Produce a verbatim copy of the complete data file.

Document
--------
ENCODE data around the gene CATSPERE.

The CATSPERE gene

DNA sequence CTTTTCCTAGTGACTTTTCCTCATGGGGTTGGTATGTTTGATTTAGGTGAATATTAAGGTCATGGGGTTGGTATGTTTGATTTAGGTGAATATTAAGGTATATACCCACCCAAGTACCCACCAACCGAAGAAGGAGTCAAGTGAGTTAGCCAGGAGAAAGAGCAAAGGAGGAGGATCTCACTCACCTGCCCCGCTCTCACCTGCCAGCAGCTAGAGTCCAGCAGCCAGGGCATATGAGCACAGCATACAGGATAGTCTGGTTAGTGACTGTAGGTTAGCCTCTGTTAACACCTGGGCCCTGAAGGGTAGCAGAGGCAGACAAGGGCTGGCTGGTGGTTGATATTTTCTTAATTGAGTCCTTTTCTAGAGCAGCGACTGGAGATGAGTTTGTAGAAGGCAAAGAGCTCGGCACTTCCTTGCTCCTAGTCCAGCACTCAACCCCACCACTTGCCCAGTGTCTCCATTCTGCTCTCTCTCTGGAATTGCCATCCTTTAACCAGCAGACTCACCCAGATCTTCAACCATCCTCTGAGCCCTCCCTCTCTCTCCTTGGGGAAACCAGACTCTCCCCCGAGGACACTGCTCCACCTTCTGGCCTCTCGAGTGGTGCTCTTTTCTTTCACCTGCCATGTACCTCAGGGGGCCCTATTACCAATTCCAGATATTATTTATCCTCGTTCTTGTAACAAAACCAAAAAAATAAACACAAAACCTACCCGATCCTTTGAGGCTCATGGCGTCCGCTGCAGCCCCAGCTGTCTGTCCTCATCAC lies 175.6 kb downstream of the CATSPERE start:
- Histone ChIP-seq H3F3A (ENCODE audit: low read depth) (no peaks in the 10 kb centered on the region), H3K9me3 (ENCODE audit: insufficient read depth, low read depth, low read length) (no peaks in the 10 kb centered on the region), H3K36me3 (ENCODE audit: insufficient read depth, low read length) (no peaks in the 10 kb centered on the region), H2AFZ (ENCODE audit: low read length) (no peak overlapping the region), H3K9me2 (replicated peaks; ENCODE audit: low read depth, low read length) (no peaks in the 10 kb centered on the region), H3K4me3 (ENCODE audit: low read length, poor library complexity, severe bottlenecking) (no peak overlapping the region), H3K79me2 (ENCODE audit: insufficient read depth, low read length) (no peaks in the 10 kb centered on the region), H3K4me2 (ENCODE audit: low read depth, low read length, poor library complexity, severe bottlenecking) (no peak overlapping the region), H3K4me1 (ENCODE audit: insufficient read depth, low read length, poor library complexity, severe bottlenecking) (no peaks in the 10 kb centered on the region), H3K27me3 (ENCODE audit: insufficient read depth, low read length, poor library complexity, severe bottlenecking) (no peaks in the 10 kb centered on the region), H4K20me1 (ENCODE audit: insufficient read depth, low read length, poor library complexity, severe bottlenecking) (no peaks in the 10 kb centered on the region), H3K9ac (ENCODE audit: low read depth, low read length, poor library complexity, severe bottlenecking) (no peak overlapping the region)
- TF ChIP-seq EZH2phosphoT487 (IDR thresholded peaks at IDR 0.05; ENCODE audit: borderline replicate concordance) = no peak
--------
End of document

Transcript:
ENCODE data around the gene CATSPERE.

The CATSPERE gene

DNA sequence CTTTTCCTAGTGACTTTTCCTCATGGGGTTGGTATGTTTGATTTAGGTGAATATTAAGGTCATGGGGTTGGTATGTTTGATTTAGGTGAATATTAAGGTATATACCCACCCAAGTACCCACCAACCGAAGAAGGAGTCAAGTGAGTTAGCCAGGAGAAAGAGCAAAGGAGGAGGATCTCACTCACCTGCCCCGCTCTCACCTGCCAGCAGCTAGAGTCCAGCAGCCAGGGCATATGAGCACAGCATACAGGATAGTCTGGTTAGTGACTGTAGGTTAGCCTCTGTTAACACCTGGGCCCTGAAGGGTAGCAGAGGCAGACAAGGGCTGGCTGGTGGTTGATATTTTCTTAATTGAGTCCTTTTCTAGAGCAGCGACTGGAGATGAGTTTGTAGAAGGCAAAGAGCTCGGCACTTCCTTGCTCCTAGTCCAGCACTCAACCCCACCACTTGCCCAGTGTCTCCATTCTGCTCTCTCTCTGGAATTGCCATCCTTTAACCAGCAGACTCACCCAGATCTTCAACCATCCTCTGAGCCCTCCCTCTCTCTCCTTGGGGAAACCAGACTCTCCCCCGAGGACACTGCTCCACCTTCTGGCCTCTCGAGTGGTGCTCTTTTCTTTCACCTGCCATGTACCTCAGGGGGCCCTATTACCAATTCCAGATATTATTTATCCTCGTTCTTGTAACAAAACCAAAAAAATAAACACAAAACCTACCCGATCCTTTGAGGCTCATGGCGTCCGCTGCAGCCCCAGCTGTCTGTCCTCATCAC lies 175.6 kb downstream of the CATSPERE start:
- Histone ChIP-seq H3F3A (ENCODE audit: low read depth) (no peaks in the 10 kb centered on the region), H3K9me3 (ENCODE audit: insufficient read depth, low read depth, low read length) (no peaks in the 10 kb centered on the region), H3K36me3 (ENCODE audit: insufficient read depth, low read length) (no peaks in the 10 kb centered on the region), H2AFZ (ENCODE audit: low read length) (no peak overlapping the region), H3K9me2 (replicated peaks; ENCODE audit: low read depth, low read length) (no peaks in the 10 kb centered on the region), H3K4me3 (ENCODE audit: low read length, poor library complexity, severe bottlenecking) (no peak overlapping the region), H3K79me2 (ENCODE audit: insufficient read depth, low read length) (no peaks in the 10 kb centered on the region), H3K4me2 (ENCODE audit: low read depth, low read length, poor library complexity, severe bottlenecking) (no peak overlapping the region), H3K4me1 (ENCODE audit: insufficient read depth, low read length, poor library complexity, severe bottlenecking) (no peaks in the 10 kb centered on the region), H3K27me3 (ENCODE audit: insufficient read depth, low read length, poor library complexity, severe bottlenecking) (no peaks in the 10 kb centered on the region), H4K20me1 (ENCODE audit: insufficient read depth, low read length, poor library complexity, severe bottlenecking) (no peaks in the 10 kb centered on the region), H3K9ac (ENCODE audit: low read depth, low read length, poor library complexity, severe bottlenecking) (no peak overlapping the region)
- TF ChIP-seq EZH2phosphoT487 (IDR thresholded peaks at IDR 0.05; ENCODE audit: borderline replicate concordance) = no peak